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Posted in: Cabinet ministers visit Yasukuni Shrine; Abe sends offering See in context

Many political and religious leaders, including Taiwan's President Lee, have visited the Yasukuni Shrine.

The spirit tablets of the 1,068 "war criminals" of the IJA have been housed in Vatican since May 1980, when Pope John Paul II held a special mass for them. The Yasukuni controversy began around 1984 and it's been 30 years since then.

China and Korea should stop their unfruitful political campaign. Japan is not going to be quiet any more, as many Japanese have finally realized that "peace at any cost" strategy would never work with Chinese and Koreans whose history education is jingoistic.

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Posted in: U.S. calls on Japan, S Korea to resolve isle dispute See in context

"Work this out, work it out peacefully, work it out through consultations” = "Korea should agree go to the ICJ."

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Posted in: Should the emperor apologize to South Korea for Japan's colonial-era abuses? See in context

Japanese leaders' apologies did not sound genuine because they were simply paying diplomatic lip service.

After all, the two countries concluded a settlement treaty in 1965. Any claims or complaints arising from Japan being in Korea between 1910 and 1945 were finalized and Japan paid 800million dollars in grants and soft interest loans and gave massive technological transfer to Korea. Despite that, Korea continued to ask for apologies, so what else could those leaders have done?

Emperor's apology is out of the question. Neither is his visit to Korea which President Lee asked for.

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Posted in: There is no evidence that people called comfort women were taken away by force or threat by the Japanese military. If three is such evidence, South Korea should provide it. See in context

Those who believe that comfort women were drafted by the Japanese military must read Chunghee Sarah Soh's (2009) book "The Comfort Women" and LEARN that Japan had no policy to coerce women into prostitution:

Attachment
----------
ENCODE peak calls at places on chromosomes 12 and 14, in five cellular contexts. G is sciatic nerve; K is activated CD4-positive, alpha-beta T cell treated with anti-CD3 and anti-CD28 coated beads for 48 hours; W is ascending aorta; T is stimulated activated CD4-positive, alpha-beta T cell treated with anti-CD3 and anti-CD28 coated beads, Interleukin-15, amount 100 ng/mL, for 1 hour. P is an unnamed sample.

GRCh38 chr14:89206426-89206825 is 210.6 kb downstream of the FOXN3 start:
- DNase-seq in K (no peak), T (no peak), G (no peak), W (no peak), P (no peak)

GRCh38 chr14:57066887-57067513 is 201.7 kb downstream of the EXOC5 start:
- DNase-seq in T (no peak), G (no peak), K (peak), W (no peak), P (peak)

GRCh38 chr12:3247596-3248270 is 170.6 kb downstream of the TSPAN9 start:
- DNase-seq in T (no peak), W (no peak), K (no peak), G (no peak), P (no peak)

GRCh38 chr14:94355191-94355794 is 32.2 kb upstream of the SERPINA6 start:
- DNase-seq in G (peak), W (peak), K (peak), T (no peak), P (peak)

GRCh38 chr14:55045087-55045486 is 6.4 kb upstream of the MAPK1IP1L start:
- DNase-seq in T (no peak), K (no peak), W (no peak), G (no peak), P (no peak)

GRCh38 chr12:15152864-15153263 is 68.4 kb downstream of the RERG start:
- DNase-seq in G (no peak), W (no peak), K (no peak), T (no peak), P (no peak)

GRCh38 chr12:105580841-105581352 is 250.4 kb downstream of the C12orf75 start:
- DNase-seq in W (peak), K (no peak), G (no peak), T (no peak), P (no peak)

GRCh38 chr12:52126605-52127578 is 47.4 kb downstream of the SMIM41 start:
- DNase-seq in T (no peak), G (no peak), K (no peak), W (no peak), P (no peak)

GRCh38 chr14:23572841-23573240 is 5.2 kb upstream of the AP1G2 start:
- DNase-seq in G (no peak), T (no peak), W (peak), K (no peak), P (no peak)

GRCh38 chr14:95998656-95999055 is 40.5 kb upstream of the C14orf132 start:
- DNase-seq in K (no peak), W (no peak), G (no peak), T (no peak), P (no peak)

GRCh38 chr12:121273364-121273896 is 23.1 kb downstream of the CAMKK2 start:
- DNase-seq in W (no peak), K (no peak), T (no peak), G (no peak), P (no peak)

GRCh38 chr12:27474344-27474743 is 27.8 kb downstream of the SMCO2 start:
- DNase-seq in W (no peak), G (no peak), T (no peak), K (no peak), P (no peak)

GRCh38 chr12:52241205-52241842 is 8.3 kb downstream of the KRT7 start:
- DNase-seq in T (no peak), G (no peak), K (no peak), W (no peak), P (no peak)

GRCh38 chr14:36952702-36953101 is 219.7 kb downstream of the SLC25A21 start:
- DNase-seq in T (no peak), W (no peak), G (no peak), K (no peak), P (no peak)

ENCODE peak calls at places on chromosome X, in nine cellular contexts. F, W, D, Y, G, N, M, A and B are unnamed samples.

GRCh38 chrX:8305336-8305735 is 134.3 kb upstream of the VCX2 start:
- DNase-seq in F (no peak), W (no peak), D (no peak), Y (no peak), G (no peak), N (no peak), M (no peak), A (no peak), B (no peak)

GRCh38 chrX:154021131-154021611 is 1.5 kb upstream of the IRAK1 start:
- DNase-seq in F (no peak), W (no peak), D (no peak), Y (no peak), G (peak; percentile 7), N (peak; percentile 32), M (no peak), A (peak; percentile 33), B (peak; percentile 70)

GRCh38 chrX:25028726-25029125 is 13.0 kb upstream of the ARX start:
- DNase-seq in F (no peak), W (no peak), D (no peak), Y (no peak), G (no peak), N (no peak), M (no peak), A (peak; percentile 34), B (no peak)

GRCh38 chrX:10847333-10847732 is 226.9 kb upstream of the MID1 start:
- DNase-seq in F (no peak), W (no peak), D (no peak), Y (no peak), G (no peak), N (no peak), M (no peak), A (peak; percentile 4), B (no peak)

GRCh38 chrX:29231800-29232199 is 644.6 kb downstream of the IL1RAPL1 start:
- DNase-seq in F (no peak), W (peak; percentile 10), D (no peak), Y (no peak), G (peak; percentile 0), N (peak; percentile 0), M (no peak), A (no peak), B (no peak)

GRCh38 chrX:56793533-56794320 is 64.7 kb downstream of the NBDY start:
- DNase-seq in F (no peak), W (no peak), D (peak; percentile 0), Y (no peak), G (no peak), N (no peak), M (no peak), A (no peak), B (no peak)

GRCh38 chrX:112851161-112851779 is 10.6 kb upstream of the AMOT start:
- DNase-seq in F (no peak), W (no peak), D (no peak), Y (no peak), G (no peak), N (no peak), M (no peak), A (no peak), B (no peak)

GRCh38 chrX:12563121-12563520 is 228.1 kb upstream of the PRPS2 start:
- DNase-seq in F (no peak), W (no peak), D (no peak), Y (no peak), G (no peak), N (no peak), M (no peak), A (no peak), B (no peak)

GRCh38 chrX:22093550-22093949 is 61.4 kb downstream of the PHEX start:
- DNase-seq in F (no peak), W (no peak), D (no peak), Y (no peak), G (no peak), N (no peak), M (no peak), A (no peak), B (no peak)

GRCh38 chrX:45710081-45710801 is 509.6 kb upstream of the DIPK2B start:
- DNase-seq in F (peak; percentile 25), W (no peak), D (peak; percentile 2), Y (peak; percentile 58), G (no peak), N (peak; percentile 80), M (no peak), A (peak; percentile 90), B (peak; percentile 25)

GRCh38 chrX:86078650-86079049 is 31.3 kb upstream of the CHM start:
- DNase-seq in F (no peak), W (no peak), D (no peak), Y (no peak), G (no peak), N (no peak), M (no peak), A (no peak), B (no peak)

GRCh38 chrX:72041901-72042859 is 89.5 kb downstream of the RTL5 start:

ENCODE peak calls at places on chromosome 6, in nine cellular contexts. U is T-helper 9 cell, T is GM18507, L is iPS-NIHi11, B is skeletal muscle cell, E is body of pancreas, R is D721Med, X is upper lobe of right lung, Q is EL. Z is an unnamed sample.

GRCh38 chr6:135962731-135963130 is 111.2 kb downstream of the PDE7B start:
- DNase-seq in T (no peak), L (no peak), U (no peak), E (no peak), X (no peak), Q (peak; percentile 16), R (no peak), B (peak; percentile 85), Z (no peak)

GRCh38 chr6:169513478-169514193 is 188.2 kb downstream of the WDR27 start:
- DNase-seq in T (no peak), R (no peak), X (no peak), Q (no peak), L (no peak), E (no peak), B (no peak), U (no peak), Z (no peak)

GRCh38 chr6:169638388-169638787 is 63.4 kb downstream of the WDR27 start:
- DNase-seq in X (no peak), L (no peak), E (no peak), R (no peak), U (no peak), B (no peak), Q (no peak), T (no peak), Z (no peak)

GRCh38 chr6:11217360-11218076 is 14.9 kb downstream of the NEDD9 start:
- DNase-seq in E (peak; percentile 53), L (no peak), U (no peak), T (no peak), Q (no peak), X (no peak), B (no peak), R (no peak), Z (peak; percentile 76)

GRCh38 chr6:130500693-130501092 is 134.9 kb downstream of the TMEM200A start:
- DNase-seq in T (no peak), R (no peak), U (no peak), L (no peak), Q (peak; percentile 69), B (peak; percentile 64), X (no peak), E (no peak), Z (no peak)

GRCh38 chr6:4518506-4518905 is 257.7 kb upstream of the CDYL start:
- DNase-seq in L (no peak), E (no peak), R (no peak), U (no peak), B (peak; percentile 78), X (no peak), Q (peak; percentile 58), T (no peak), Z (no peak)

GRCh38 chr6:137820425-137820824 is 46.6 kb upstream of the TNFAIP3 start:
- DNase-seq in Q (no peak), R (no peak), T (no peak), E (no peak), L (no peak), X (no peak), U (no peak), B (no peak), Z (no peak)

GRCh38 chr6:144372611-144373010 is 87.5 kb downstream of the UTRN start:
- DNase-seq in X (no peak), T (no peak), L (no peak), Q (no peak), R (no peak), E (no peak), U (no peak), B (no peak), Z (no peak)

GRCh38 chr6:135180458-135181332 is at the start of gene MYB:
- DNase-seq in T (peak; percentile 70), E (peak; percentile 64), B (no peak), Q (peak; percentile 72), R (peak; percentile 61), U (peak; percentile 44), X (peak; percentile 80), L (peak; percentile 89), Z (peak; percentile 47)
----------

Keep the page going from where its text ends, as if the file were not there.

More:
in the case of Yi Yong-su and Kim Kun-ja,their original published testimonial narratives told very different stories from the current, paradigmatically established image of all former comfort women having been drafted by the Japanese military (p,101) ... the survivors present[ed] dramatically untruthful versions of their recruitment when they were placed under a spotlight of the political stages of the United States and Japan (p. 102).

Basically, Prof. Soh is saying those former comfort women have lied. Testimonies are not evidence. There is no evidence for coercion by the Japanese government or military.

It's hypocritical of Korea not to do anything about her present-day comfort women who are swindled and coerced into prostitution by Koreans, and arrested by police all over the world.

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Posted in: There is no evidence that people called comfort women were taken away by force or threat by the Japanese military. If three is such evidence, South Korea should provide it. See in context

I don't like Hashimoto, but I agree with him on this matter. Prof. Byeong-jik Ahn of Seoul National University who led the research on Korean comfort women and supervised the (1993) publication of their testimonies declared publicly in 2006 that there is no evidence that the Japanese government/military was forcibly mobilizing comfort women. Prostitution was legal, there were plenty of business establishments, people were poor, and there were many girls sold for prostitution, especially in northeastern part of Japan and Korean Peninsula.

Abundant evidence shows that Korean women were swindled, kidnapped, or sold by Korean brokers. Abundant evidence also shows that the Japanese authority kept a watchful eye on illegal human trafficking and arresting illegal traffickers.

Why did a total of 802,147 Korean men, fighting the odds of less than 2.2% acceptance rate, enthusiastically, and some of them repeatedly, try to enlist in the Japanese military from 1938 to 1943 if the Japanese military was mobilizing their 200,000 sisters and making them sex slaves? To F*** their own sisters? The majority of the police force in Korea was Korean. What were they doing?

Japan should stop using "broader sense of coercion" to include "poverty" and "against one's will." It's been so insincere and hypocritical. Japan should be brutally honest, like Hashimoto!

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